Before it surfaced, we moved on to Altering Boon, a hammock made of glass beads, wire and wood. “It’s pretty, but I don’t think I want to sit on it,” he said, which lead to a how question. “How did she make this thing?” I told him very carefully.
We then entered the Frank Selby: Misunderstanding exhibit, with its blurred photographic images drawn from chaotic moments in time of conflict.
“Are these pictures taken with a camera?” he asked. I told him they were drawings of photographs that prompted another why question.
“Why would he want to make a drawing of a photograph if he already had the photograph?” Aidan asked.
I quickly avoided a discourse on the concept of miscommunication in photographs and told him that the artist is making a drawing of what the photograph means to him and he is expressing that meaning.
Sensing a cloud forming in the eyes of the 9-year-old, I moved on to the next photo called Tullssa showing a crowd turning a car over. “What do you think of this drawing?” I asked.
“Why are those people so mad?” he asked in response. “Because,” I started … then stopped.
While we walked out of the exhibits and toward the parking lot, it occurred to me that SECCA is the perfect place to ask how and why questions, get some answers and then decide for yourself.
About Gordon Peterson:
A graduate of the University of North Carolina School of Journalism, Mr. Peterson has spent the majority of his career in the advertising agency business, both in New York and North Carolina. He worked for a group of diverse clients including Merrill Lynch, Avis, Pulte Homes, American International Group, The Walt Disney Company and The Washington Post Company.
A marketing consultant, Mr. Peterson is also on the boards of the Piedmont Opera and Friends of the Library, as well as the Docent Board at Reynolda House Museum of American Art. He served six years on the Winston-Salem Symphony Board. He is also a volunteer with Big Brothers and Big Sisters and Family House.
Tomory Dodge and Denyse Thomasos (1964-2012) use paint to create spaces—whether natural or architectural—on their canvases. At the same time, they remind the viewer that, in fact, we are looking at a painting. Though Dodge’s more recent paintings are primarily abstract, his work involves creating territory on the canvas that is somewhat overlooked: strange places we have all experienced but sometimes wish we hadn’t. In Tomory Dodge, a catalogue co-produced by ACME and CRG Gallery, Jeffrey Ryans mentions a Victor Hugo quote that aptly describes the places Dodge is trying to (re)create in his work. Hugo writes about locations that are “somewhat ugly but bizarre, made up of two different natures…ends of trees, beginnings of shops, ends of beaten tracks, beginnings of passions…forever marked by the passerby with the epithet “sad.” In Dodge’s work we become the passerby, and we connect to the scenes in his paintings because we’ve experienced or imagined them before. For many people, these places hold mystery, and maybe even nostalgia.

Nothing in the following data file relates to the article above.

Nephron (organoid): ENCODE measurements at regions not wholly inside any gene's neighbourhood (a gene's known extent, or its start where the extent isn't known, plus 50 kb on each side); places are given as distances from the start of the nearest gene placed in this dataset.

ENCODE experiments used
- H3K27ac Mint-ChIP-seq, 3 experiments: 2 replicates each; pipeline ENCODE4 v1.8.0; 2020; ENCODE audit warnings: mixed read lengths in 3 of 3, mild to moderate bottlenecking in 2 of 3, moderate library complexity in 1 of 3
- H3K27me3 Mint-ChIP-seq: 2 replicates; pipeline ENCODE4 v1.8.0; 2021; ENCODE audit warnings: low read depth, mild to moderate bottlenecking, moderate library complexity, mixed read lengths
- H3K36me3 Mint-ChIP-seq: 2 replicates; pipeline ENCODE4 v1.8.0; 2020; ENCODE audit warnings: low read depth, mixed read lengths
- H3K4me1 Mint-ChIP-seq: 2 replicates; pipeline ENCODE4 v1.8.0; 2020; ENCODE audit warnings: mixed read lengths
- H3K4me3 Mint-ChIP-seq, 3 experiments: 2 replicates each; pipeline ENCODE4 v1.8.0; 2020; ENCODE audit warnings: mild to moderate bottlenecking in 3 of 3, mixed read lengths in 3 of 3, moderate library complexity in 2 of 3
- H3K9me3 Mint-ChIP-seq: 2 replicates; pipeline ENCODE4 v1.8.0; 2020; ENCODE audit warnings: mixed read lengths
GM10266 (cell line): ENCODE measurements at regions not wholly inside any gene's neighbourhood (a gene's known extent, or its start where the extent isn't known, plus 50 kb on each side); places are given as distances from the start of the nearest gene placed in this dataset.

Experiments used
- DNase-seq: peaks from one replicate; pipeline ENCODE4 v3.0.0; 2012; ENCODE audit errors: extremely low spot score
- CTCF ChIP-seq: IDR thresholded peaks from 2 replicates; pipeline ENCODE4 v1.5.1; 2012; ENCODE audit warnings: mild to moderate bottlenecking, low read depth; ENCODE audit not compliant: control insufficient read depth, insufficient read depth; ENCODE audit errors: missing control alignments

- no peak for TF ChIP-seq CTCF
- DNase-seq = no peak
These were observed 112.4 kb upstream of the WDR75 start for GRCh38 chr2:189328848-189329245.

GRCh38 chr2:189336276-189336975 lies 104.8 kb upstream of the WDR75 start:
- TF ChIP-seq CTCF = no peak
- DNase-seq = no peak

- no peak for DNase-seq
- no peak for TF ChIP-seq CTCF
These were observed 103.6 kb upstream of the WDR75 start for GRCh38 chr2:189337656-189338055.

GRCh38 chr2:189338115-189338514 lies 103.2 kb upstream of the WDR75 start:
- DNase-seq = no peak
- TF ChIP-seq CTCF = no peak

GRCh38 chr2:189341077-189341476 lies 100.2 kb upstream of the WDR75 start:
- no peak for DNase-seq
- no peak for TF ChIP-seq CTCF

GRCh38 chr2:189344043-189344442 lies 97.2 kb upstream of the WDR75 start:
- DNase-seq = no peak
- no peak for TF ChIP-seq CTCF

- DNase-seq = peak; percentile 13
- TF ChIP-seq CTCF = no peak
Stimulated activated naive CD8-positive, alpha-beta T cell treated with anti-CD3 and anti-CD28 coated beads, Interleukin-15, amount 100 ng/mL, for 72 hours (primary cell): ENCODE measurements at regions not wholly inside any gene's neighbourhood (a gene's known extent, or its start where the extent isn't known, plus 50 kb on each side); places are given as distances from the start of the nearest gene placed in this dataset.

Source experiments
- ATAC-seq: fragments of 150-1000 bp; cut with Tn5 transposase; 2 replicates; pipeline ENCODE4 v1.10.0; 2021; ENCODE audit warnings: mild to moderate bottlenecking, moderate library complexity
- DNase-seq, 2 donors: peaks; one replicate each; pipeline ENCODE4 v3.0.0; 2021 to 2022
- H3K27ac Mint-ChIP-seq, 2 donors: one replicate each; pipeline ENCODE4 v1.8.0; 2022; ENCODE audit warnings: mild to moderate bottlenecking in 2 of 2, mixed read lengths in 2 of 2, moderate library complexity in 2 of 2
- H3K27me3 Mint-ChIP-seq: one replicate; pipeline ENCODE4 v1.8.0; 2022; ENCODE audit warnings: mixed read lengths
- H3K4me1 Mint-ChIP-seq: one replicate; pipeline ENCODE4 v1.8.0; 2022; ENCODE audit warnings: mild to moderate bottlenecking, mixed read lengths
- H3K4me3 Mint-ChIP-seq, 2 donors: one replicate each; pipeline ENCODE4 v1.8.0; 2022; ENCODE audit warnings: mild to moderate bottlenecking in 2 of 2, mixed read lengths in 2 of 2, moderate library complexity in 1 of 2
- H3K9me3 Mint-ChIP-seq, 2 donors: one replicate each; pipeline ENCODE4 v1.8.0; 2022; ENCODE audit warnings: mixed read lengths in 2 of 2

Thomasos, on the other hand, is interested in creating interior spaces that reflect her personal and cultural history. Thomasos moved from Trinidad to Canada when she was seven years old and felt isolated in her new environment. This feeling echoes through her intense, contained spaces. Her paintings often pertain to displacement as well as works that comment on slavery, genocide, and imprisonment. The political statements reside in the structure of her work and the isolation and displacement in the interior, weaving together her personal and cultural history through color and line.
I will discuss a few of the pieces in the upcoming SECCA exhibition (opening March 22nd) that articulate core elements of the artists’ respective practices. Dodge’s 2003 Debris Pool exemplifies his interest in places where nature and the beginnings (or endings) of urban life and industry meet. He has many underlying themes in his work, but this particular painting relates to apocalypse and aftermath. In this piece, we are seeing what could be the wreckage of a storm or a pool that has been neglected and filled with dirty detritus over time. On first glance you might not see that you are looking in a pool because of its abstracted nature and Dodge’s use of paint. Globs of white are the reflections in a sickly green pool of water. An image of a pool full of floating debris is not necessarily an attractive one, but Dodge makes it seductive through his celebration of paint and color. The piece, like many of his works, is a reminder of entropy: the inevitable and constant decay of matter present in everyday life. Thomasos’s 2003 painting Along the Yangtze, Boat is an abstract, almost monochromatic piece in which one can find the structure of two boats in its geometric network of white lines. The Yangtze River is the third largest river in the world, and it has been a life source for Chinese people for thousands of years. Thomasos is using abstraction to create an interior space—the boat—which represents travel as well as displacement. It speaks to her own feelings of displacement as well as the uproot of people who were affected by the construction of the Three Gorges Dam.